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How To Repair a Hole in Sheetrock

“Don’t slam the door open!” The number one cause of holes in sheetrock walls is this common complaint. The door swings wide open and the doorknob strikes the wall pushing in a dent or worse, knocking a hole in the sheetrock. This particular sheetrock damage is not hard to repair and with only a few tools and materials you can make your damaged wall look like new.


Holes in dry wall can be easily repaired

Holes in dry wall can be easily repaired

  1. Using a sharp utility knife, cut away all loose sheetrock from the edges of the hole.
  2. Clean the wall of any loose paint, dirt, dust, or grease.
  3. Now, using your utility knife, trim away the edges of the hole until you have a square or a rectangle. Use a square or a template to achieve a uniform shape.

Make the repair-for dents

  1. If the wall damage is only a dent but the wall is still solid, you can repair the dent by filling it in with sheetrock mud, also known as joint compound.
  2. Simply force a layer of the joint compound into the dent and let it dry.
  3. Build up the joint compound, layer by layer, until it is flush with, or a little proud of the finished wall.
  4. Sand the joint compound with 80-grit sandpaper until it is flush with the existing wall and smooth.
  5. Add texture to the sanded surface to match the existing wall. You can do this with a small spray can of texture or just apply some joint compound and texture it with a sponge.
  6. Prime the repair with a good latex wall primer. Let it dry and paint the repair with one or more coats of a matching wall color.

Make the repair-for holes

  1. If the damage is a hole, you can repair it by following these tips.
  2. Cut two or more strips of wood like 1x2s or 1x4s that are two or three inches longer than the width of the hole to be repaired. Use whatever width of wood that will slide through the hole. You can even use strips of lathe. These work well for backing strips but screws do tend to split them. You can install the lathe strips with adhesive instead.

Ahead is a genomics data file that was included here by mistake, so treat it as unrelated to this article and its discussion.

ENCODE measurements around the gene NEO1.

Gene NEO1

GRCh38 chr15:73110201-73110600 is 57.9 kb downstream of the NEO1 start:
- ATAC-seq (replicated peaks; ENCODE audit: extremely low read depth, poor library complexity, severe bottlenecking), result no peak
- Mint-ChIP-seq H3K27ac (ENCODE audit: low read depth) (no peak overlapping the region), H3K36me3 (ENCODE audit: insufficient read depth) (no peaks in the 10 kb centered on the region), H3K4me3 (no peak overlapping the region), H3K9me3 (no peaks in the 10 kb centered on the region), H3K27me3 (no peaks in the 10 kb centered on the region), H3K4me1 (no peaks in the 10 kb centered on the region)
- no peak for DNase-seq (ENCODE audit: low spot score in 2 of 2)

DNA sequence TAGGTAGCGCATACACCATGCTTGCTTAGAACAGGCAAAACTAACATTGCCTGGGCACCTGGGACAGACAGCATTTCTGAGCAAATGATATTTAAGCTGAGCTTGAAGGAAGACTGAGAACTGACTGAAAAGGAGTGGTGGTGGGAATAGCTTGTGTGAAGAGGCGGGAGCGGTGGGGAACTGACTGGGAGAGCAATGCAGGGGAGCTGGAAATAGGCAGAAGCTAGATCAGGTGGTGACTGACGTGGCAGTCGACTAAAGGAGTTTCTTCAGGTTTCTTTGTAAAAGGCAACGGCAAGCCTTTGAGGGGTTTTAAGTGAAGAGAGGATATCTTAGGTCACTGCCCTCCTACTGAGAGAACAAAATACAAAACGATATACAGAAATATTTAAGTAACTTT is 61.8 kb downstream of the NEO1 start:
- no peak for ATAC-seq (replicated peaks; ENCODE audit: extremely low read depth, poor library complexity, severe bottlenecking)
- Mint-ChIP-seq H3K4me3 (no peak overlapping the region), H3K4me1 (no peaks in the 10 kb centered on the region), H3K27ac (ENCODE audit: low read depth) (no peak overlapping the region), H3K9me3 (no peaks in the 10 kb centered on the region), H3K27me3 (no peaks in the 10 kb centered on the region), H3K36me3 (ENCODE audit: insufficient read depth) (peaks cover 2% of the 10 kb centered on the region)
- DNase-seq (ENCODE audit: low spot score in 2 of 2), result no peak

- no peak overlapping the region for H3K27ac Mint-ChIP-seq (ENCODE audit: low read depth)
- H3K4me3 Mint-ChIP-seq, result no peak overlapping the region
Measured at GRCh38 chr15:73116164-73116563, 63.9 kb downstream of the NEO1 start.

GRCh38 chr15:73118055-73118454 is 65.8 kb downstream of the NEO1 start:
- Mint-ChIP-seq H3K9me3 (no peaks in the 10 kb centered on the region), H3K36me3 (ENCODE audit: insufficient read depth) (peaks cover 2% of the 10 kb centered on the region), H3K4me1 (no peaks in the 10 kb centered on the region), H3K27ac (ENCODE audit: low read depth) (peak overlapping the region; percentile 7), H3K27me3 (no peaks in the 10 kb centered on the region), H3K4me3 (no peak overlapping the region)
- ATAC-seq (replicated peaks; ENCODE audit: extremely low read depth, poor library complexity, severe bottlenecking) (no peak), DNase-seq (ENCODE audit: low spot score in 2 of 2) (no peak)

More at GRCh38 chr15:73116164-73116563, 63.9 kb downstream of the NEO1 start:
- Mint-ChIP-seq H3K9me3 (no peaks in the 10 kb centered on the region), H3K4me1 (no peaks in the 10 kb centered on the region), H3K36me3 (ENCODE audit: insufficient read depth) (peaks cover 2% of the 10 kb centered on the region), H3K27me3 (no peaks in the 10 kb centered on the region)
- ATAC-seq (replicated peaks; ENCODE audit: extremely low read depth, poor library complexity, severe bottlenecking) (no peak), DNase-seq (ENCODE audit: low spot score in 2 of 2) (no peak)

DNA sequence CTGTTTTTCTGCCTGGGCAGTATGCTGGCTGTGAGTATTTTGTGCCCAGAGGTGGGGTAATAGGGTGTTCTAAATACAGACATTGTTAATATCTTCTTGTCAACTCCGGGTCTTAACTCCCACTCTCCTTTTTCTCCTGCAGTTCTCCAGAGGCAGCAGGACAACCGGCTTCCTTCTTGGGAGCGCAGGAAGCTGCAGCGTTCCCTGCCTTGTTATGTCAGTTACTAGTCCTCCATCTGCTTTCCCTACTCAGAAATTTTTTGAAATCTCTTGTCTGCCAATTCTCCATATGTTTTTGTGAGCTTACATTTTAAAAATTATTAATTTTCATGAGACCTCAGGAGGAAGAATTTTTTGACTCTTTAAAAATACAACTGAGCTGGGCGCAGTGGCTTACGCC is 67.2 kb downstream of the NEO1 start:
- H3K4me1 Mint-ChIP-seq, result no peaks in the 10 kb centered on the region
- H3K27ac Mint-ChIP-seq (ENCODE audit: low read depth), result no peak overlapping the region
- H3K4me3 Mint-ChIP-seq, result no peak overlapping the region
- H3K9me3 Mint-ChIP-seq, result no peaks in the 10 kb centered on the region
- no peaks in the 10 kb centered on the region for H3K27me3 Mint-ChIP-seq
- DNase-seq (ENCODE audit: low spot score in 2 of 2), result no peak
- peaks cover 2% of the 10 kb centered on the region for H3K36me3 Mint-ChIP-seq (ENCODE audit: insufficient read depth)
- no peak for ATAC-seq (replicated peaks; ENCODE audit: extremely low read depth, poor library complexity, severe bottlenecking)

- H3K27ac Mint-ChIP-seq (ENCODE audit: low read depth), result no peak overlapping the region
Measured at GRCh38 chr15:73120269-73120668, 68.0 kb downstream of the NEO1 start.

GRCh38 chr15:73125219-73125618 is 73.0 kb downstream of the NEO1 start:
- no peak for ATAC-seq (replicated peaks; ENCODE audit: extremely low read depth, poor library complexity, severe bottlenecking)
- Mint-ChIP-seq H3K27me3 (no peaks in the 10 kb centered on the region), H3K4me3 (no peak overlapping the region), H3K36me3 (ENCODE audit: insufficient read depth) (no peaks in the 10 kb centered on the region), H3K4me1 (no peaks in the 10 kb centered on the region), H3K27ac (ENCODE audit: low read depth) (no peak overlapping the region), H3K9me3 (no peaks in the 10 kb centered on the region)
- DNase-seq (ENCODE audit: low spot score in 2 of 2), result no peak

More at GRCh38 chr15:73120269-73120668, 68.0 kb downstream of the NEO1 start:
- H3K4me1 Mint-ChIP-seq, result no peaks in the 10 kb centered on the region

3. Slide one end of the strip in the hole, then maneuver the other end of the strip in the hole. Holding the strip in place with one hand, insert sheetrock screws through the existing sheetrock and into the wood strips to hold them securely in place on the backside of the sheetrock.
  4. In place of screws, you can also use a dab of adhesive like Liquid Nails on the wooden strips but you will need to hold them in place until the adhesive dries. You can hold them in place with duct tape if you go this route.
  5. Cut out a piece of sheetrock to match the hole. If you used a template to trim the damaged hole, you can use this template to also cut out a repair piece.
  6. Place the repair piece of sheetrock in the hole and secure it to the backing strips with sheetrock screws. Recess the heads of the screws slightly into the new sheetrock.
  7. Apply sheetrock tape over the edges of the hole. You can use self-adhering tape or apply a light layer of sheetrock mud and embed the tape in it.
  8. Let the tape dry and apply succeeding thin layers of mud over the screw holes and the joints, letting each layer dry and sanding them lightly.
  9. When you have your final layers applied, sand them lightly, apply one or two coats of latex wall primer, and one or more coats of a matching wall color.


To prevent damage like this from occurring again, install doorstops on the baseboard or on the floor. Baseboard doorstops work well for carpeted areas. Floor-mounted doorstops work best on hardwood floors.

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